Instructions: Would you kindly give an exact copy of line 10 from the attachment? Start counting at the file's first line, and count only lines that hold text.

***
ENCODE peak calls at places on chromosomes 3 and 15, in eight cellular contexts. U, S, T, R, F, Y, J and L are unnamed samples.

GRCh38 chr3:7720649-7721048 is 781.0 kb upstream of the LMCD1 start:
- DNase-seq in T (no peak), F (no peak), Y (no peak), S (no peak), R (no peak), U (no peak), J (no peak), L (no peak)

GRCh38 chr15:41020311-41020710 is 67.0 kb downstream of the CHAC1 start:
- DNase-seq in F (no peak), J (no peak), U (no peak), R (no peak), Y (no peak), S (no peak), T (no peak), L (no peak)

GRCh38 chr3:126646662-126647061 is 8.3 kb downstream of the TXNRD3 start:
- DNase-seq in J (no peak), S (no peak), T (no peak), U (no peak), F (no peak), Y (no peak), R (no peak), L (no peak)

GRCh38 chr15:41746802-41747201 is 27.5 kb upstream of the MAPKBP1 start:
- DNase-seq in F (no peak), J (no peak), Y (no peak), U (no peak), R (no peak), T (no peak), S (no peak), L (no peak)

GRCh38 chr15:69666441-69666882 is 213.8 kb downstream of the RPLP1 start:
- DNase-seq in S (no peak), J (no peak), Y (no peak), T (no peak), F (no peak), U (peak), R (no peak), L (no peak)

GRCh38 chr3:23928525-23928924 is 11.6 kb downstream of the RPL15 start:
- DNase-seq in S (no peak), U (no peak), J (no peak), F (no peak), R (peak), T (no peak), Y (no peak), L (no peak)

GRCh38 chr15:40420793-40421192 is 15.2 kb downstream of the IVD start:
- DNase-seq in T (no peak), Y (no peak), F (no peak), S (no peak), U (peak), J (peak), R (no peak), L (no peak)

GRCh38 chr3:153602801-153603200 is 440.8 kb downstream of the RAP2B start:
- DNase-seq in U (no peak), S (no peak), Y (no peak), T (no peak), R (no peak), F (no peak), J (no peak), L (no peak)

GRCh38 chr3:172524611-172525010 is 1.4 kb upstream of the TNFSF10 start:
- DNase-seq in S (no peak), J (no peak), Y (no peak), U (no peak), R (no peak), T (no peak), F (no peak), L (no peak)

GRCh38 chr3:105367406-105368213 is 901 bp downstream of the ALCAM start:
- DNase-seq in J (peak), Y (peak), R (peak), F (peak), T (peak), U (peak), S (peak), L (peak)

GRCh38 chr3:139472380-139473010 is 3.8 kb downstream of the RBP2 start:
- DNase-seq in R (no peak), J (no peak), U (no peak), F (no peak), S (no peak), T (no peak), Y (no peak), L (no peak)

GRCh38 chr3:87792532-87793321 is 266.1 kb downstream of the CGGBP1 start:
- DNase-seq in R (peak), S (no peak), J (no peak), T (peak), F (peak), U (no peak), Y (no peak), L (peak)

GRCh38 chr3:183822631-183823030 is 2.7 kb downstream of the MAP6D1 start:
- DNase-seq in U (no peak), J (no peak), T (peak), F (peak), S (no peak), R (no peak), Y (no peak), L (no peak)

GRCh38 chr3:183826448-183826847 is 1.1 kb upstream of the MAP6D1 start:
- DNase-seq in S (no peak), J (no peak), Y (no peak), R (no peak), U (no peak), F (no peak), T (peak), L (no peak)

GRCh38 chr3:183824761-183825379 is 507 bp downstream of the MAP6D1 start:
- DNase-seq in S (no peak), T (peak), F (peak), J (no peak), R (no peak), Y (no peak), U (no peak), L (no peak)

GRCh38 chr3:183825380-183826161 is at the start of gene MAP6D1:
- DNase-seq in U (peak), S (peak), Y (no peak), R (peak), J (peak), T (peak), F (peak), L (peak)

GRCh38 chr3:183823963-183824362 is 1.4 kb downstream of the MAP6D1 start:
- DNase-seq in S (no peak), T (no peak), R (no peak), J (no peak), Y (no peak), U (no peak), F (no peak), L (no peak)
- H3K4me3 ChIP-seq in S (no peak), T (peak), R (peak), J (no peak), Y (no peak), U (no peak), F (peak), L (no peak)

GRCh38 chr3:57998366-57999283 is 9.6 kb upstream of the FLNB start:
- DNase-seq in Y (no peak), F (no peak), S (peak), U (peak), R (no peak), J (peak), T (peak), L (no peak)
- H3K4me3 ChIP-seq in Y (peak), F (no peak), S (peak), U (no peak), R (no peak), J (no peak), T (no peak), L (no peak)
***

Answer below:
GRCh38 chr15:69666441-69666882 is 213.8 kb downstream of the RPLP1 start: